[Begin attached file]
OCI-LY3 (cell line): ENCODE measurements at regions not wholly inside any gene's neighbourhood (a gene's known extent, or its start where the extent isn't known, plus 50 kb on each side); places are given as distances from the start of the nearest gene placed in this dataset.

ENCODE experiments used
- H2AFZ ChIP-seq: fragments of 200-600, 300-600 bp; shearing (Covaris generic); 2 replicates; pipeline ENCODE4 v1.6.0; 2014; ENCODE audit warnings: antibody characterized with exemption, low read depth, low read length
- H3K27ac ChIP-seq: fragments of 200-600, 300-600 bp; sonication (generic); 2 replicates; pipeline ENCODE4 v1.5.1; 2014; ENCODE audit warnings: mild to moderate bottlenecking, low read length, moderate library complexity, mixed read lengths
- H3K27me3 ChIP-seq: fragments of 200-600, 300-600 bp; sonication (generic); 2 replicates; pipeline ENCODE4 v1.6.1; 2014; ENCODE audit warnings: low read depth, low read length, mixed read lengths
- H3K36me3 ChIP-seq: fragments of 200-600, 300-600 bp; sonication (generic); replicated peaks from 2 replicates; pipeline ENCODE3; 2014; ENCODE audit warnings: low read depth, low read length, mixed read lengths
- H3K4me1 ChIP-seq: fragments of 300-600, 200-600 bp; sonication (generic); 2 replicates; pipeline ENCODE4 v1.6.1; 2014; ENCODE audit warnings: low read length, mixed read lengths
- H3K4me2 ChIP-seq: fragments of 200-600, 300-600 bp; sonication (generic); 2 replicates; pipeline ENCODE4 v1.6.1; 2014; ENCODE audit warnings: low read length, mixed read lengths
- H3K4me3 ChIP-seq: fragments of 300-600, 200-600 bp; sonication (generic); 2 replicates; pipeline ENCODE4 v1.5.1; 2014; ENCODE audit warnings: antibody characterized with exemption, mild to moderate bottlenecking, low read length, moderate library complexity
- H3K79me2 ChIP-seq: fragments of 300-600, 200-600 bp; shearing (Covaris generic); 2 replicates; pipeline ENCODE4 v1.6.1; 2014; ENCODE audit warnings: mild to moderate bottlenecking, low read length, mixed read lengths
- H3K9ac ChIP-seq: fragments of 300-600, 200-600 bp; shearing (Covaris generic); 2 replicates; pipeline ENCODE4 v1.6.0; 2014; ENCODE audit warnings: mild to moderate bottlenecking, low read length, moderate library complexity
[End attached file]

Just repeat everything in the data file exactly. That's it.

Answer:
OCI-LY3 (cell line): ENCODE measurements at regions not wholly inside any gene's neighbourhood (a gene's known extent, or its start where the extent isn't known, plus 50 kb on each side); places are given as distances from the start of the nearest gene placed in this dataset.

ENCODE experiments used
- H2AFZ ChIP-seq: fragments of 200-600, 300-600 bp; shearing (Covaris generic); 2 replicates; pipeline ENCODE4 v1.6.0; 2014; ENCODE audit warnings: antibody characterized with exemption, low read depth, low read length
- H3K27ac ChIP-seq: fragments of 200-600, 300-600 bp; sonication (generic); 2 replicates; pipeline ENCODE4 v1.5.1; 2014; ENCODE audit warnings: mild to moderate bottlenecking, low read length, moderate library complexity, mixed read lengths
- H3K27me3 ChIP-seq: fragments of 200-600, 300-600 bp; sonication (generic); 2 replicates; pipeline ENCODE4 v1.6.1; 2014; ENCODE audit warnings: low read depth, low read length, mixed read lengths
- H3K36me3 ChIP-seq: fragments of 200-600, 300-600 bp; sonication (generic); replicated peaks from 2 replicates; pipeline ENCODE3; 2014; ENCODE audit warnings: low read depth, low read length, mixed read lengths
- H3K4me1 ChIP-seq: fragments of 300-600, 200-600 bp; sonication (generic); 2 replicates; pipeline ENCODE4 v1.6.1; 2014; ENCODE audit warnings: low read length, mixed read lengths
- H3K4me2 ChIP-seq: fragments of 200-600, 300-600 bp; sonication (generic); 2 replicates; pipeline ENCODE4 v1.6.1; 2014; ENCODE audit warnings: low read length, mixed read lengths
- H3K4me3 ChIP-seq: fragments of 300-600, 200-600 bp; sonication (generic); 2 replicates; pipeline ENCODE4 v1.5.1; 2014; ENCODE audit warnings: antibody characterized with exemption, mild to moderate bottlenecking, low read length, moderate library complexity
- H3K79me2 ChIP-seq: fragments of 300-600, 200-600 bp; shearing (Covaris generic); 2 replicates; pipeline ENCODE4 v1.6.1; 2014; ENCODE audit warnings: mild to moderate bottlenecking, low read length, mixed read lengths
- H3K9ac ChIP-seq: fragments of 300-600, 200-600 bp; shearing (Covaris generic); 2 replicates; pipeline ENCODE4 v1.6.0; 2014; ENCODE audit warnings: mild to moderate bottlenecking, low read length, moderate library complexity